The ban was announced on Friday while last night the US Commerce Department temporarily lifted the ban for 90 days on American businesses working with Huawei. Someone in the administration realized that the whole tech market went red as most companies are doing business with gigantic Huawei.
Hard not to work with Huawei
Intel is selling both laptop chips as well as server chips to the company, Qualcomm is selling chips for various smartphones and has a licensing business with the company. Google is proving Android OS and apps, while Microsoft has different licensing and software deals with the company. Nvidia is selling chips for laptops and data center, these server and client devices need storage and memory too. The US list of hardware manufacturers crippled by Huawei ban just goes on.
It is hard to find fortune 500 who don’t deal with Huawei in China. It is just one large company that keeps growing, and Europe is massively affected.
The whole ban and trade wars and putting European players on thin ice too as some of the big European hardware players including Infineon are thinking to avoid doing business with Huawei. In the meantime, Huawei made a lot of penetration of the European carrier and handset market and established itself quite popular there.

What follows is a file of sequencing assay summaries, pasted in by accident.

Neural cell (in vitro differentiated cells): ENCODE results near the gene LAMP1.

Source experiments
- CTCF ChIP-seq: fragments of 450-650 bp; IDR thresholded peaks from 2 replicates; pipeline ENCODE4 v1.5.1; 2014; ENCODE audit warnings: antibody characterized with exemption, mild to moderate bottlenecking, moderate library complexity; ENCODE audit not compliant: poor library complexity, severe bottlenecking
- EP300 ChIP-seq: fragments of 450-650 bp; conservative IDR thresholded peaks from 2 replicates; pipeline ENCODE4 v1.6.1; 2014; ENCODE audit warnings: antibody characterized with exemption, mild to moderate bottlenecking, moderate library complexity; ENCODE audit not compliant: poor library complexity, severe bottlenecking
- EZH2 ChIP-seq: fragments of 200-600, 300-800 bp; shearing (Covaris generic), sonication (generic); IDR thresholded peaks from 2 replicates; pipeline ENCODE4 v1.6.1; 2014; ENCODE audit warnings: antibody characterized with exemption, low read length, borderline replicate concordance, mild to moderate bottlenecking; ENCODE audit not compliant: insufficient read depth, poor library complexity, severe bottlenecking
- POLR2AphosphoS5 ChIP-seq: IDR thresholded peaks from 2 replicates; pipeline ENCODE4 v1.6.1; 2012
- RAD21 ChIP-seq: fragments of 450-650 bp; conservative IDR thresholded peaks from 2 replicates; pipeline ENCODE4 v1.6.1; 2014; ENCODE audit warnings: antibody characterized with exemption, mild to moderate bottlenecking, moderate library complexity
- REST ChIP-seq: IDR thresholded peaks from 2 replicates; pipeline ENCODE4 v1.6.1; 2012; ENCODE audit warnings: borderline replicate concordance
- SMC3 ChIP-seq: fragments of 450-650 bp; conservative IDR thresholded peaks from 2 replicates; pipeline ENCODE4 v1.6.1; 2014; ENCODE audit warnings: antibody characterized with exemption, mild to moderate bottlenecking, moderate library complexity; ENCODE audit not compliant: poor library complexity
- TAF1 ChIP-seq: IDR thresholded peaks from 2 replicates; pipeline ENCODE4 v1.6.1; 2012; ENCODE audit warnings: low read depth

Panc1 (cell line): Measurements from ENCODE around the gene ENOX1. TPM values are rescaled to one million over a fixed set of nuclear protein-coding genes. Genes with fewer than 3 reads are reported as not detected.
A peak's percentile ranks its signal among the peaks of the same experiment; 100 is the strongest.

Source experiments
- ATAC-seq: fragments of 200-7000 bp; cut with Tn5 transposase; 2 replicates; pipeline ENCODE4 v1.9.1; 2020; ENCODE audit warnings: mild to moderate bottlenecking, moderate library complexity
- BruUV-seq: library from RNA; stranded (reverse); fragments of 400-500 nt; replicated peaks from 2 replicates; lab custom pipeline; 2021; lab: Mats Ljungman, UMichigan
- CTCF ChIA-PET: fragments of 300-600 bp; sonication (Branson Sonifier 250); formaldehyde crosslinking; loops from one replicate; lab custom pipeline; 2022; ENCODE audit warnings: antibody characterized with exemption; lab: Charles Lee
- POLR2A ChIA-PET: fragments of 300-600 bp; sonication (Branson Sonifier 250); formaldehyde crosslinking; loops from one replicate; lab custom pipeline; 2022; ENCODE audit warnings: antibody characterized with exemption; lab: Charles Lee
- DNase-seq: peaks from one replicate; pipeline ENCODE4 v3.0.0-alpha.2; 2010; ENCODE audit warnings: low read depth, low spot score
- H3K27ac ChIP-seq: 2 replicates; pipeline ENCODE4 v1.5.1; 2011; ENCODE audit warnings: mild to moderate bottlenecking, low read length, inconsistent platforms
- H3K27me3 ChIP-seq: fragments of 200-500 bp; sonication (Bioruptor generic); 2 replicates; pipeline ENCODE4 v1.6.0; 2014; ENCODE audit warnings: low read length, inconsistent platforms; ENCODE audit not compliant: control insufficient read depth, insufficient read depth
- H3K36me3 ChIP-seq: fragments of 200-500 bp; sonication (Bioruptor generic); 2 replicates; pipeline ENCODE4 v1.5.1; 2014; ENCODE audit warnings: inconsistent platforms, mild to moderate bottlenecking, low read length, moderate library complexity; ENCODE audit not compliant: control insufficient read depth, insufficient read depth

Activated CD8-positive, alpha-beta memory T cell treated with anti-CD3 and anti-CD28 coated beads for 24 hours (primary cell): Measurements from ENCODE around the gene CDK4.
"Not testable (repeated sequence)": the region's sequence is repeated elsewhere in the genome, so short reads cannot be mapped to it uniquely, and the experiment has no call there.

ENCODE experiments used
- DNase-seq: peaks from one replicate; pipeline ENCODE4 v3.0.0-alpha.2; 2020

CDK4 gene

If the US doesn’t change its mind and forbid Android and updates on Huawei phones, Huawei has the capacity to make a decent OS from the AOSP open source version and probably provide the third party maps.
Comptition is good
Huawei made Qualcomm runs faster as it managed to challenge the company on several key SoC areas and helped the company get on top of camera performance. The sad part is that Qualcomm Snapdragon 800 series are predominantly better in almost all key metrics including the cameras, but for an unrealistic cost-related reason very few OEMs ended up having a great camera on Snapdragon 800 device until the 2019 wave. Xiaomi Mi9 has one of the best cameras for the very reasonable $499 price, powered by Snapdragon 855, the chip that has an incredible AI performance too.
Politics is learning that you cannot hurt the big China giant called Huawei without dragging most of the US tech sector with it too. China is expected to retaliate, and that could get ugly.
Last night discussion with Mike Magee and Nick Farrell led us to a surprising conclusion that all the sudden after decades of following the tech industry, we need to include the geopolitics in the tech coverage too.
Unfortunately, this is not the end of it; there will be more to cover.